The influence of architecture, instilled partially from Otte's time spent renovating old houses, spurred "Untitled (I Walk on Gilded Splinters - Je suis un grand Zombie remix)" - 2006. Otte described the piece as "minimum dimensional architecture around a piece of funk art." The funk art being a reproduction of a Ellsworth Kelly drawings from the 50's (Kelly is another big influence on Otte) placed within a frame with Georgia red clay and a gilded splinter (brought back from New Orleans and referencing architecture/ destruction/ construction/etc). The frame around the "funk art" is left open-ended and serves as "housing for the art." Otte said it "serves as a kind of reliquary." When asked about the relationship between the art and frame, Otte saw them as of equal importance in defining the art object, the frame therefore not serving as a typical, easily replaceable frame, but as a vital element to the "funk art."
Continuing this exploration of architectural ideas was a wall in the gallery which Otte painted in the same style that he is currently applying to an entire house.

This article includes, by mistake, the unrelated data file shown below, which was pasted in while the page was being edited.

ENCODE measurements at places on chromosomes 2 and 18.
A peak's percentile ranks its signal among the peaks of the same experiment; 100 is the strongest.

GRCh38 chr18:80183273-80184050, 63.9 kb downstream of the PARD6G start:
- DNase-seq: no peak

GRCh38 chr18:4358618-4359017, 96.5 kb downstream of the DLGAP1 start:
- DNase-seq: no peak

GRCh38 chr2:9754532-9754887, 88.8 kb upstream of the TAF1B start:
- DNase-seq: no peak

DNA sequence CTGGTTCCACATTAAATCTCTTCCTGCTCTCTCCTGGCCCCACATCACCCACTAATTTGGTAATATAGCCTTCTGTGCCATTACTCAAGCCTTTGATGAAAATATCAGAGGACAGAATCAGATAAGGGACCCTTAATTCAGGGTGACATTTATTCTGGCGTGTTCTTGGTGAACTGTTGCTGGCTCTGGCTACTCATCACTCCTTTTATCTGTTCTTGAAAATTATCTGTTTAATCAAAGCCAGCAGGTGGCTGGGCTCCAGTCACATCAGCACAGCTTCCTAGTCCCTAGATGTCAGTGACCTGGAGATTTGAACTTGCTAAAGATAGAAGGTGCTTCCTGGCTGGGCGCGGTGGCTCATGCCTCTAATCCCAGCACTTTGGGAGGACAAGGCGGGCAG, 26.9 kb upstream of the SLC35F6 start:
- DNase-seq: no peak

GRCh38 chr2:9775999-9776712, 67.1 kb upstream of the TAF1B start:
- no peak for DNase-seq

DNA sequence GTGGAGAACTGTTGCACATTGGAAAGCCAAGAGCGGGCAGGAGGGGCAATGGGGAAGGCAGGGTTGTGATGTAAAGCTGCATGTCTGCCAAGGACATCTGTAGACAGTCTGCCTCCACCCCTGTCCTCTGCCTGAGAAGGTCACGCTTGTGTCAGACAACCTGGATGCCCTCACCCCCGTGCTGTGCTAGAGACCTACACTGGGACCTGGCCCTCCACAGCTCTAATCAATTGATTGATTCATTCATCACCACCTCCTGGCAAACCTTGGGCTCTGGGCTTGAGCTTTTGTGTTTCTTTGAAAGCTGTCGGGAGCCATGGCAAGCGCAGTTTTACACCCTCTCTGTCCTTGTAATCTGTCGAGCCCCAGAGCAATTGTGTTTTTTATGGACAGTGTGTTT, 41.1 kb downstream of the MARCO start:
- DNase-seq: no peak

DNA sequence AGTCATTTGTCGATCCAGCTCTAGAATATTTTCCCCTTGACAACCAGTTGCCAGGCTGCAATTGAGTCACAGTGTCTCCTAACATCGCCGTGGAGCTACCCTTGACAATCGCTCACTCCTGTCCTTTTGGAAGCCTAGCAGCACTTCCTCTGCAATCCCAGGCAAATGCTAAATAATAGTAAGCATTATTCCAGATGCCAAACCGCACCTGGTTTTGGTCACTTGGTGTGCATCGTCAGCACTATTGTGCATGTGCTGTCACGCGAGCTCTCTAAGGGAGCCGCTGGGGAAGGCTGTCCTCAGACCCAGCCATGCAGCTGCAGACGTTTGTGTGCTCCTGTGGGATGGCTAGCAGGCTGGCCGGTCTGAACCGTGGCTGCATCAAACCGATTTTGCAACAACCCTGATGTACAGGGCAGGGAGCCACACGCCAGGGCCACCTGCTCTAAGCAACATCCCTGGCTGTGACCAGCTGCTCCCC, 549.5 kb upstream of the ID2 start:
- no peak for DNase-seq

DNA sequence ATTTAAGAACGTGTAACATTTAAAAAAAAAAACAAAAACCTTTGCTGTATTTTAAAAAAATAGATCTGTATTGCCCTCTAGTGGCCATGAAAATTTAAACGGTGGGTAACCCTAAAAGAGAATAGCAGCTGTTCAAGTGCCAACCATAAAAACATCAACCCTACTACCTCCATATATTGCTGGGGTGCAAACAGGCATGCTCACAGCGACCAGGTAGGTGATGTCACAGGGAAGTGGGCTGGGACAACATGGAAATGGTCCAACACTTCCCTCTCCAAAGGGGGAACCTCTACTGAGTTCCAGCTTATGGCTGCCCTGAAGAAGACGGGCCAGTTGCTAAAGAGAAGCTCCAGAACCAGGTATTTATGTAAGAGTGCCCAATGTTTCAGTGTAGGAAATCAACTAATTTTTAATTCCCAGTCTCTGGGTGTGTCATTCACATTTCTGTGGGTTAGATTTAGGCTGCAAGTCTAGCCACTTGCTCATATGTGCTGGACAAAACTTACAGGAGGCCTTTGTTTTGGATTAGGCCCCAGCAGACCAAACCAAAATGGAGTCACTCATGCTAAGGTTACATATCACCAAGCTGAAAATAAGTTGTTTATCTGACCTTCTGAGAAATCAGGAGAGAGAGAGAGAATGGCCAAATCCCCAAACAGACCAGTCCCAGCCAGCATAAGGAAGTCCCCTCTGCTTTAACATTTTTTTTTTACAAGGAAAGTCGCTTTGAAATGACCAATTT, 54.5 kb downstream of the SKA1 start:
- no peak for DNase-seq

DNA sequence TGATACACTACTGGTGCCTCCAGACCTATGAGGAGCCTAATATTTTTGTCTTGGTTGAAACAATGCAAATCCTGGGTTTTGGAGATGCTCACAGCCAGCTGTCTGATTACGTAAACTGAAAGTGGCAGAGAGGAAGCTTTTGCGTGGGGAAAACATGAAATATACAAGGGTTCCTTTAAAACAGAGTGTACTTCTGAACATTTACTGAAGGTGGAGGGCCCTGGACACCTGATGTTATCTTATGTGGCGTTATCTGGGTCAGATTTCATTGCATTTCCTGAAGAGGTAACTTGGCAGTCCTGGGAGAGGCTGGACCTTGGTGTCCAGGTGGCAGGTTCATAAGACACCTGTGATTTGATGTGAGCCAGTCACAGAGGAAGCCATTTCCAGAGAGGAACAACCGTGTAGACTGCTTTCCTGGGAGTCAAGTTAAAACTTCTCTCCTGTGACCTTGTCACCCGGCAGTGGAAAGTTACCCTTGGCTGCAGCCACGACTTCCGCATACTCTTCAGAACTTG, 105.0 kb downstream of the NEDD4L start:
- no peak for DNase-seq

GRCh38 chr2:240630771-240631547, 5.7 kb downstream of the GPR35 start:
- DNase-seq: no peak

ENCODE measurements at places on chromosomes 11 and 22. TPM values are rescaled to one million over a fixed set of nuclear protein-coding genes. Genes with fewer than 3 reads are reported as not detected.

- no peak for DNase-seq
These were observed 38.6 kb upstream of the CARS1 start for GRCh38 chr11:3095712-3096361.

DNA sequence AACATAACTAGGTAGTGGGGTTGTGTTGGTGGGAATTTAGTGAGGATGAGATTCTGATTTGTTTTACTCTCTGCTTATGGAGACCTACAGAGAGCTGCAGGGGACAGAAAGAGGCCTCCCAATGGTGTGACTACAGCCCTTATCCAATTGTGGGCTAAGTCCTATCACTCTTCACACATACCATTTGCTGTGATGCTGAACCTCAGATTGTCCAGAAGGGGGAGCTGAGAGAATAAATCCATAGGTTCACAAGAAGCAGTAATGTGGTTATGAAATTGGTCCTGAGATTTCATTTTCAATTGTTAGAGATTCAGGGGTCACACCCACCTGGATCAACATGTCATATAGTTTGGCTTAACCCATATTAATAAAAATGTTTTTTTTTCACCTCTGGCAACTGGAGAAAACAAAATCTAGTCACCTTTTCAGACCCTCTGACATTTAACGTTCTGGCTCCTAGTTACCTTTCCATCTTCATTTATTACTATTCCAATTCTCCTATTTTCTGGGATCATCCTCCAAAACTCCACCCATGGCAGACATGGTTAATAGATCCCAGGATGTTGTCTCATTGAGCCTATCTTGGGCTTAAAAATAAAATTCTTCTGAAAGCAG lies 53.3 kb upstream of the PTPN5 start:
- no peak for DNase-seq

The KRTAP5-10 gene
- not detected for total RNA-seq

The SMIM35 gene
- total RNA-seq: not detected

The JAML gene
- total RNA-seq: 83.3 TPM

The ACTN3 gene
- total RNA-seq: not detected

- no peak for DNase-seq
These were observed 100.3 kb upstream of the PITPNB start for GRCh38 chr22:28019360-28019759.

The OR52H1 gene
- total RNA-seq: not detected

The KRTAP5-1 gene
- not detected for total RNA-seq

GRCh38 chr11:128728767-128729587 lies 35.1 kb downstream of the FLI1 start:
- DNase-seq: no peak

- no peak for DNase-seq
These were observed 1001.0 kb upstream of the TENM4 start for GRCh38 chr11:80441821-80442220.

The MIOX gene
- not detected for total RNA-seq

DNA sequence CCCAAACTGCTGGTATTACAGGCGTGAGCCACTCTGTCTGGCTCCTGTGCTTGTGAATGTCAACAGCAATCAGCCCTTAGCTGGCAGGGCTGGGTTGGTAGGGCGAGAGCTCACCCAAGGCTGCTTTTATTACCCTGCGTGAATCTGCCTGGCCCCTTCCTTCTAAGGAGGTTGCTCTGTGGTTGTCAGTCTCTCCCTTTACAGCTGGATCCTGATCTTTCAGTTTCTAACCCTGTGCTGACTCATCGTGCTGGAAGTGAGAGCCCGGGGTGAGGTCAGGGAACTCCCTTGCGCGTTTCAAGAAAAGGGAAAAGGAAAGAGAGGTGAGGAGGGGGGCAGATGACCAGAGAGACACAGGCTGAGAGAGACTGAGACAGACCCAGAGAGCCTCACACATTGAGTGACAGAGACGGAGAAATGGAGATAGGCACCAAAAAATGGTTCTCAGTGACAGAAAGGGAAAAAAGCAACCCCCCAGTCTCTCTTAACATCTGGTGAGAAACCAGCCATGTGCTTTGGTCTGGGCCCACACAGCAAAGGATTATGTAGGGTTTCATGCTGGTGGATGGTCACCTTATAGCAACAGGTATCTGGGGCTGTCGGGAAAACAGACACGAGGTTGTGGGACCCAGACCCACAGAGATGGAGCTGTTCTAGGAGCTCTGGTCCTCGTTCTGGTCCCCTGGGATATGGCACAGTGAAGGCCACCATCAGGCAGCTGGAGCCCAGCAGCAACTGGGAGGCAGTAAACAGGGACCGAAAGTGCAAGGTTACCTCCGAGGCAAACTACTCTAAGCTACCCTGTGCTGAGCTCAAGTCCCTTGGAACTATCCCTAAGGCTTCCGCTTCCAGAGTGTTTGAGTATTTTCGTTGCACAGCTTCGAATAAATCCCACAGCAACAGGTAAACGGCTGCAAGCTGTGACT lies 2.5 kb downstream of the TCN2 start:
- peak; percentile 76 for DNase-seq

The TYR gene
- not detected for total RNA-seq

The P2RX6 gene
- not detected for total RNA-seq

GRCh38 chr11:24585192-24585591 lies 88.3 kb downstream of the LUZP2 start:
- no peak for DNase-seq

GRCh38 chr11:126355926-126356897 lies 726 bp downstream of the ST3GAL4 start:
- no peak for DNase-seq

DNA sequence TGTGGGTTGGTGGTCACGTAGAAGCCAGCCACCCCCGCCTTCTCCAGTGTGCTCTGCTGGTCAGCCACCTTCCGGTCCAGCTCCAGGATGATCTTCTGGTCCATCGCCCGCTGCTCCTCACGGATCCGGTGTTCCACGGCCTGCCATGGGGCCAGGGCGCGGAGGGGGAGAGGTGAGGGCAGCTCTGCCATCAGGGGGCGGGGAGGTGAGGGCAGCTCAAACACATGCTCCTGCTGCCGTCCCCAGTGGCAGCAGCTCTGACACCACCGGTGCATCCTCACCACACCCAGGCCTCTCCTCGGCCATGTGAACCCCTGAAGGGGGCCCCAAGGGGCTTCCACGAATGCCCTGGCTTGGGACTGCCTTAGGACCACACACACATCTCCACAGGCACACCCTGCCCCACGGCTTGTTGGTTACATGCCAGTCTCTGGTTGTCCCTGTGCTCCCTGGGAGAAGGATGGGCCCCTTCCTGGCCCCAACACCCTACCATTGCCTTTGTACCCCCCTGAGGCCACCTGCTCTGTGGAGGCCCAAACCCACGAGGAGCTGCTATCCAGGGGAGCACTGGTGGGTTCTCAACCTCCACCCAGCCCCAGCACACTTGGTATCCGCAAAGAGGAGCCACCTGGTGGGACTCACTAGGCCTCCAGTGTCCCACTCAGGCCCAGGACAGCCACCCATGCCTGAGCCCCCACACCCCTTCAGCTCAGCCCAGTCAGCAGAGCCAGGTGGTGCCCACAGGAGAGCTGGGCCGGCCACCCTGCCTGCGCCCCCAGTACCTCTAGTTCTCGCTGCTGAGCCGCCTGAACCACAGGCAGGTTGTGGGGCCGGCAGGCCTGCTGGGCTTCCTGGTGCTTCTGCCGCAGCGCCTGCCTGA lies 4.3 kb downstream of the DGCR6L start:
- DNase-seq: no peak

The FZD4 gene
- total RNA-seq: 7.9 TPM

Holy shit I love it. From the two great minds that redesigned Whitespace, architects Brian Bell and David Yocum designed this beauty currently going up on Corley Street (behind Highland Bakery on Highland).
Otte was commissioned to paint the exterior walls of the house, layering latex house paints along with who knows what else. The soft, warm charcoal black of the house has a very rich finish that Otte envisions will continue to become more layered as time and weather get involved.
The house is being built in the Old Fourth Ward area of Atlanta, an area that was almost completely burned down in a great fire one day in 1917. The fire spread, hoping from one wood-shingle roof to the next, from Dekalb Avenue to Ponce De Leon before it was finally stopped by blowing up a cluster of mansions on Ponce. Otte wanted to respond to the history and devastation of this area through this painting (which he thinks of as a "black Mondrian") but made sure to clarify that is was not a "simulation" but a response.
I got the opportunity to have a little tour through the house and was able to confirm that it is as amazing inside as out. Natural light pours in from every direction, including skylights, and the stairs are like floating planks of wood drifting towards a large window. Awesome. This reminds me, I need to go pick up a lottery ticket... pronto.
So go see "Seen/Unseen" it's up at Whitespace until February 23rd 2008.